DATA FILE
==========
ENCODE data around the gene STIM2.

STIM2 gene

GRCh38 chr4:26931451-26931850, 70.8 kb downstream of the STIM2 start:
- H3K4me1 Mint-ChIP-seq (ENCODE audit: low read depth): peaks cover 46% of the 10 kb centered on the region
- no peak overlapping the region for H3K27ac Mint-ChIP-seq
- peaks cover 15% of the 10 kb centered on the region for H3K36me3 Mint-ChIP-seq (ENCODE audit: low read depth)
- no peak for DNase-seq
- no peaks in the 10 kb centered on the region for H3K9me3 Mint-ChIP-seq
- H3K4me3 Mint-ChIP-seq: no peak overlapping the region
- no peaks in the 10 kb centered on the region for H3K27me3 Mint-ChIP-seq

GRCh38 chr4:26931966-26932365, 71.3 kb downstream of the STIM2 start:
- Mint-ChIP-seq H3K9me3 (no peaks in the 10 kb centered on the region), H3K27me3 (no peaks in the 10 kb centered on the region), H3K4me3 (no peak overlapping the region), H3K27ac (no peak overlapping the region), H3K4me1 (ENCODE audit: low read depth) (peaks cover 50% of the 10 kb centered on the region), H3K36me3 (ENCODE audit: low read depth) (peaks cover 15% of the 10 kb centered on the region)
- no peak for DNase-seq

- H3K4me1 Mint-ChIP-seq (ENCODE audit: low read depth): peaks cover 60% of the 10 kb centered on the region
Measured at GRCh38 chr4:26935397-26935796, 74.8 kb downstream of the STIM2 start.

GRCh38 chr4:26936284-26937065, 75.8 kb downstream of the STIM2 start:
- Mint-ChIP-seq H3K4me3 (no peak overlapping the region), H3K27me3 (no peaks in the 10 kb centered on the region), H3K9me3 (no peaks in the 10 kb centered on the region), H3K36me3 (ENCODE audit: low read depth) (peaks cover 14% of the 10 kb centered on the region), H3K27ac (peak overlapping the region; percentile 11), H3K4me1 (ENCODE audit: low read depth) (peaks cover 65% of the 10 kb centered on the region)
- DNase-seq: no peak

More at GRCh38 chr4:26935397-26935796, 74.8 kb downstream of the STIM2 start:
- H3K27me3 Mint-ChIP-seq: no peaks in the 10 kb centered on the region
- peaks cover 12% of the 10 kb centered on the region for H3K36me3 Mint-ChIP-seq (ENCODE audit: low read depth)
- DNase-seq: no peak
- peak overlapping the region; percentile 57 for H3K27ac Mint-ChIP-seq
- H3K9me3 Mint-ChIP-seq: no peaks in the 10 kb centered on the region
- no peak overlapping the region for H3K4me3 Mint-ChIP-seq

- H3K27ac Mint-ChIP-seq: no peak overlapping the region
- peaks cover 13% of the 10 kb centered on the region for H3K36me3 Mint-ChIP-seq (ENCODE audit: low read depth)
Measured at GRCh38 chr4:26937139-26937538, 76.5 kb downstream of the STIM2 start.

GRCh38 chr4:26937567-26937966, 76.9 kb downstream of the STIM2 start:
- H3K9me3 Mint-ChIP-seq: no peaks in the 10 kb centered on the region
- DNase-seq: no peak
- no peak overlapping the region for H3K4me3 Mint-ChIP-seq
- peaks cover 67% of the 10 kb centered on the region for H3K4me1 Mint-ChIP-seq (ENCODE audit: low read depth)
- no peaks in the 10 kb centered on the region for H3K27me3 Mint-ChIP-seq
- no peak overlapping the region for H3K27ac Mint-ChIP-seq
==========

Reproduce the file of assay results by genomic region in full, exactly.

ENCODE data around the gene STIM2.

STIM2 gene

GRCh38 chr4:26931451-26931850, 70.8 kb downstream of the STIM2 start:
- H3K4me1 Mint-ChIP-seq (ENCODE audit: low read depth): peaks cover 46% of the 10 kb centered on the region
- no peak overlapping the region for H3K27ac Mint-ChIP-seq
- peaks cover 15% of the 10 kb centered on the region for H3K36me3 Mint-ChIP-seq (ENCODE audit: low read depth)
- no peak for DNase-seq
- no peaks in the 10 kb centered on the region for H3K9me3 Mint-ChIP-seq
- H3K4me3 Mint-ChIP-seq: no peak overlapping the region
- no peaks in the 10 kb centered on the region for H3K27me3 Mint-ChIP-seq

GRCh38 chr4:26931966-26932365, 71.3 kb downstream of the STIM2 start:
- Mint-ChIP-seq H3K9me3 (no peaks in the 10 kb centered on the region), H3K27me3 (no peaks in the 10 kb centered on the region), H3K4me3 (no peak overlapping the region), H3K27ac (no peak overlapping the region), H3K4me1 (ENCODE audit: low read depth) (peaks cover 50% of the 10 kb centered on the region), H3K36me3 (ENCODE audit: low read depth) (peaks cover 15% of the 10 kb centered on the region)
- no peak for DNase-seq

- H3K4me1 Mint-ChIP-seq (ENCODE audit: low read depth): peaks cover 60% of the 10 kb centered on the region
Measured at GRCh38 chr4:26935397-26935796, 74.8 kb downstream of the STIM2 start.

GRCh38 chr4:26936284-26937065, 75.8 kb downstream of the STIM2 start:
- Mint-ChIP-seq H3K4me3 (no peak overlapping the region), H3K27me3 (no peaks in the 10 kb centered on the region), H3K9me3 (no peaks in the 10 kb centered on the region), H3K36me3 (ENCODE audit: low read depth) (peaks cover 14% of the 10 kb centered on the region), H3K27ac (peak overlapping the region; percentile 11), H3K4me1 (ENCODE audit: low read depth) (peaks cover 65% of the 10 kb centered on the region)
- DNase-seq: no peak

More at GRCh38 chr4:26935397-26935796, 74.8 kb downstream of the STIM2 start:
- H3K27me3 Mint-ChIP-seq: no peaks in the 10 kb centered on the region
- peaks cover 12% of the 10 kb centered on the region for H3K36me3 Mint-ChIP-seq (ENCODE audit: low read depth)
- DNase-seq: no peak
- peak overlapping the region; percentile 57 for H3K27ac Mint-ChIP-seq
- H3K9me3 Mint-ChIP-seq: no peaks in the 10 kb centered on the region
- no peak overlapping the region for H3K4me3 Mint-ChIP-seq

- H3K27ac Mint-ChIP-seq: no peak overlapping the region
- peaks cover 13% of the 10 kb centered on the region for H3K36me3 Mint-ChIP-seq (ENCODE audit: low read depth)
Measured at GRCh38 chr4:26937139-26937538, 76.5 kb downstream of the STIM2 start.

GRCh38 chr4:26937567-26937966, 76.9 kb downstream of the STIM2 start:
- H3K9me3 Mint-ChIP-seq: no peaks in the 10 kb centered on the region
- DNase-seq: no peak
- no peak overlapping the region for H3K4me3 Mint-ChIP-seq
- peaks cover 67% of the 10 kb centered on the region for H3K4me1 Mint-ChIP-seq (ENCODE audit: low read depth)
- no peaks in the 10 kb centered on the region for H3K27me3 Mint-ChIP-seq
- no peak overlapping the region for H3K27ac Mint-ChIP-seq